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The 1980s

In 1981, based upon risks to consumers from irritation, sensitization and possible long-term health effects, the State banned urea-formaldehyde foam insulation in Connecticut -- one year before a nationwide ban enacted by the Consumer Product Safety Commission.

In October 1982, Drug Control staff were joined by a good portion of the entire Department to oversee the removal of Tylenol capsules from stores following a nationwide scare in which seven people in the Chicago area died from taking capsules that had somehow been tampered with before they were purchased.

A significant consumer protection item in 1982 was Connecticut ‘s new law that addressed warranty problems with new cars. Known as the "Lemon Law,’ this pioneering legislation and program was replicated in states across the country and set the stage for improved protections in subsequent years. "Squeezing the Lemon Law," an agency-produced booklet that explained Connecticut’s innovation, received "Best Consumer Publication" award from the National Association of Consumer Agency Administrators.

A consumer tip in 1983 led to the Department’s embargo of more than 15,000 cans of paint containing lead. A batch of "Cabbage Patch" look-alike dolls were found to contain kerosene. The Department banned the dolls from sale in Connecticut and helped consumers to get refunds for dolls they purchased. The department recalled a batch of gas line anti-freeze that was found to contain mostly water -- and that froze in the gas lines of automobiles.

A second "Lemon Law" passed in 1984 gave enforcement powers to the Department of Consumer Protection and led to the creation of the hugely successful Automobile Dispute Settlement Program, which mediates warranty disputes between new car buyers and manufacturers.

A new 1985 law established a Health Club Guaranty Fund, and required that a certain portion of all Connecticut health club license fees be allocated to the Fund, to be managed by the Department of Consumer Protection. The agency established a process to provide pro-rated refunds to eligible victims of unexpected and sudden health club closings.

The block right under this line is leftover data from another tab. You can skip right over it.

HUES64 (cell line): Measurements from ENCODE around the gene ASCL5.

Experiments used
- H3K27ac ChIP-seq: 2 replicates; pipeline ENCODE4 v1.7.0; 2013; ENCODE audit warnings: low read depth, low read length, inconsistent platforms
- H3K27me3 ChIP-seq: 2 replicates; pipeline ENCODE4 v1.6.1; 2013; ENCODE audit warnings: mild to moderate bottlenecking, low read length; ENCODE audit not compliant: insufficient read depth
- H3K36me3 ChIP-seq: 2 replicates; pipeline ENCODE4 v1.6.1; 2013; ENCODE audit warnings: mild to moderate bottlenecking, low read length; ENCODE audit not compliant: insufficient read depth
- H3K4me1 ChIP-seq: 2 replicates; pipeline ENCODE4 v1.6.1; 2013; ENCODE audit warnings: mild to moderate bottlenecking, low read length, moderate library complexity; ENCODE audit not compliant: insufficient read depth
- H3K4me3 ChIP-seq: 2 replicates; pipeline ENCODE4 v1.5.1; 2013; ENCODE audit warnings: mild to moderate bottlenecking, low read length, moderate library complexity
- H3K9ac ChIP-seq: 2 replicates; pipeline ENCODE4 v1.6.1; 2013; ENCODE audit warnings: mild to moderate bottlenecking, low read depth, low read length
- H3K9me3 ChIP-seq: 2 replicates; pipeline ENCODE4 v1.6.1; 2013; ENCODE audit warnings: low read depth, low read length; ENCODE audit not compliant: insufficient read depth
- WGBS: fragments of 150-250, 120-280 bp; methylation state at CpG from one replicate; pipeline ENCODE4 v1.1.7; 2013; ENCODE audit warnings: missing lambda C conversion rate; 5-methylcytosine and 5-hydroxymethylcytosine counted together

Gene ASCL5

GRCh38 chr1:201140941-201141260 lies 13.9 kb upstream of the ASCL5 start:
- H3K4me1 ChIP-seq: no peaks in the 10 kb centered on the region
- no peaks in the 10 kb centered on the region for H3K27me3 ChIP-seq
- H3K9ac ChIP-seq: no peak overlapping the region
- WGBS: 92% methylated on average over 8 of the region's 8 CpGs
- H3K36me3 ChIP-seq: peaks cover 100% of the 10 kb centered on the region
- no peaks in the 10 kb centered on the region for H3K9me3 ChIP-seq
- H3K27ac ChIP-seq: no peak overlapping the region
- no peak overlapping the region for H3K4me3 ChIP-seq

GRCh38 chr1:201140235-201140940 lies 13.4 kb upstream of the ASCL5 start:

The Drug Control Division was involved in the investigation and arrest of several pharmacists, a physician and a body-building gym for illegal possession or sale of anabolic steroids -- one of the first cases of its type in the country.

In 1986-1987, a typically busy year for the growing agency, the Department:

• responded to 73,000 phone calls and investi- gated 4,200 complaints;
• handled 561 freedom of information inquiries;
• engaged in 250 investigations of health care practitioners and obtained and executed fifteen search and seizure warrants and seven arrest warrants;
• performed 17,124 food inspections;
• conducted 782 occupational license inspections and processed 165 with violations;
• responded to 852 requests for information on public charities; and
• conducted 88 field inspections of real estate brokers’ and salesperson’s offices.
Product safety tests on pillows in 1987 found that material described on some labels as goose down had come from a duck, while other "down-filled" pillows actually contained feathers and crushed quills. The manufacturers were advised to comply with fair trade practices laws or lose their license. They complied.

In 1987-88, the "Lemon Law" automobile dispute program saw a 63% increase in the number of complaints over that of 1986 and a 75% increase in eligible complaints. More than $3.5 million in cash or vehicles was recovered for consumers that year alone.

In 1989, a series of tornadoes caused more than $130 million in damage across the northeastern United States on July 10th. Extensive damage occurred in Bantam. A large section of Hamden, including an industrial park and hundreds of homes, was completely destroyed; in some places buildings were flattened to the ground. Food inspectors were on the scene to ensure food and water safety, but more than $346,000 worth of food had to be destroyed.